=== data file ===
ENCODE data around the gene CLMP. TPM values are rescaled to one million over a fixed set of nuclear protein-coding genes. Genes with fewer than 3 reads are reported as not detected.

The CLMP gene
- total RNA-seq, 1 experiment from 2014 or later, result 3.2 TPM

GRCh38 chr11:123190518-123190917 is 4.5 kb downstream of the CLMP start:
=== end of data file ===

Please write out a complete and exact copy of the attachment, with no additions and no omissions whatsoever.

ENCODE data around the gene CLMP. TPM values are rescaled to one million over a fixed set of nuclear protein-coding genes. Genes with fewer than 3 reads are reported as not detected.

The CLMP gene
- total RNA-seq, 1 experiment from 2014 or later, result 3.2 TPM

GRCh38 chr11:123190518-123190917 is 4.5 kb downstream of the CLMP start: